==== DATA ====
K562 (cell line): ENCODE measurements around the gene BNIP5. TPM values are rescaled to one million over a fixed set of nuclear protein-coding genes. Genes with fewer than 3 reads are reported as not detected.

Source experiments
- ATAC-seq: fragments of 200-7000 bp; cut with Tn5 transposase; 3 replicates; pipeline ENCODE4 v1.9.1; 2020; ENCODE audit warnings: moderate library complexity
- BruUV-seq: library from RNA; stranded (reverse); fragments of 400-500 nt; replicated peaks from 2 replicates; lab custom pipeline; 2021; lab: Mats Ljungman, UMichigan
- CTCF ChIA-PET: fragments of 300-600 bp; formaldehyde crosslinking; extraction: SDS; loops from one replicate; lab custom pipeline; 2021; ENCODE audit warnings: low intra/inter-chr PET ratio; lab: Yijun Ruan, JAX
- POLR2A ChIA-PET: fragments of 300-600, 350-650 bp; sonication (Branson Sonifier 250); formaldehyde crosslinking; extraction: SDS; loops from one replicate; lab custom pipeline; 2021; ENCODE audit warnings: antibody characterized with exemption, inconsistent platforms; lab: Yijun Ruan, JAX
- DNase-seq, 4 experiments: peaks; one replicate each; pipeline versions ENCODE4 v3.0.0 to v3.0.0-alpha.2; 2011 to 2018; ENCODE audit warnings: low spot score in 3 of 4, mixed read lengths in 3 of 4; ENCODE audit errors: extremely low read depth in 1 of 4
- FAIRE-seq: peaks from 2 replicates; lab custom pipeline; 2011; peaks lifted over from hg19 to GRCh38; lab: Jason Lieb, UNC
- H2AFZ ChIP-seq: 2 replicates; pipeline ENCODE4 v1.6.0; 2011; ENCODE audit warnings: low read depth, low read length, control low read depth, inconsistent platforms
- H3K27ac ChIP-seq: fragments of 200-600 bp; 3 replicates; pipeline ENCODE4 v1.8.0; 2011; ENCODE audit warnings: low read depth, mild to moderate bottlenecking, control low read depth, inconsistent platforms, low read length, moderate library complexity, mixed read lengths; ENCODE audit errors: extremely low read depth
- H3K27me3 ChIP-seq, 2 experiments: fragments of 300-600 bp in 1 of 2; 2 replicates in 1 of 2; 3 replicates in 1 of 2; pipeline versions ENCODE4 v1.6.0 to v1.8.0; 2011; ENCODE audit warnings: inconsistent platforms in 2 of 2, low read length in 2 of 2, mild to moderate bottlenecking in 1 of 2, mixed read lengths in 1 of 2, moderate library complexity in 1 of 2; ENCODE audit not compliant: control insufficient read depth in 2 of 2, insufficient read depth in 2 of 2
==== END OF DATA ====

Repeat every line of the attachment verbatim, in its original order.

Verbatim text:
K562 (cell line): ENCODE measurements around the gene BNIP5. TPM values are rescaled to one million over a fixed set of nuclear protein-coding genes. Genes with fewer than 3 reads are reported as not detected.

Source experiments
- ATAC-seq: fragments of 200-7000 bp; cut with Tn5 transposase; 3 replicates; pipeline ENCODE4 v1.9.1; 2020; ENCODE audit warnings: moderate library complexity
- BruUV-seq: library from RNA; stranded (reverse); fragments of 400-500 nt; replicated peaks from 2 replicates; lab custom pipeline; 2021; lab: Mats Ljungman, UMichigan
- CTCF ChIA-PET: fragments of 300-600 bp; formaldehyde crosslinking; extraction: SDS; loops from one replicate; lab custom pipeline; 2021; ENCODE audit warnings: low intra/inter-chr PET ratio; lab: Yijun Ruan, JAX
- POLR2A ChIA-PET: fragments of 300-600, 350-650 bp; sonication (Branson Sonifier 250); formaldehyde crosslinking; extraction: SDS; loops from one replicate; lab custom pipeline; 2021; ENCODE audit warnings: antibody characterized with exemption, inconsistent platforms; lab: Yijun Ruan, JAX
- DNase-seq, 4 experiments: peaks; one replicate each; pipeline versions ENCODE4 v3.0.0 to v3.0.0-alpha.2; 2011 to 2018; ENCODE audit warnings: low spot score in 3 of 4, mixed read lengths in 3 of 4; ENCODE audit errors: extremely low read depth in 1 of 4
- FAIRE-seq: peaks from 2 replicates; lab custom pipeline; 2011; peaks lifted over from hg19 to GRCh38; lab: Jason Lieb, UNC
- H2AFZ ChIP-seq: 2 replicates; pipeline ENCODE4 v1.6.0; 2011; ENCODE audit warnings: low read depth, low read length, control low read depth, inconsistent platforms
- H3K27ac ChIP-seq: fragments of 200-600 bp; 3 replicates; pipeline ENCODE4 v1.8.0; 2011; ENCODE audit warnings: low read depth, mild to moderate bottlenecking, control low read depth, inconsistent platforms, low read length, moderate library complexity, mixed read lengths; ENCODE audit errors: extremely low read depth
- H3K27me3 ChIP-seq, 2 experiments: fragments of 300-600 bp in 1 of 2; 2 replicates in 1 of 2; 3 replicates in 1 of 2; pipeline versions ENCODE4 v1.6.0 to v1.8.0; 2011; ENCODE audit warnings: inconsistent platforms in 2 of 2, low read length in 2 of 2, mild to moderate bottlenecking in 1 of 2, mixed read lengths in 1 of 2, moderate library complexity in 1 of 2; ENCODE audit not compliant: control insufficient read depth in 2 of 2, insufficient read depth in 2 of 2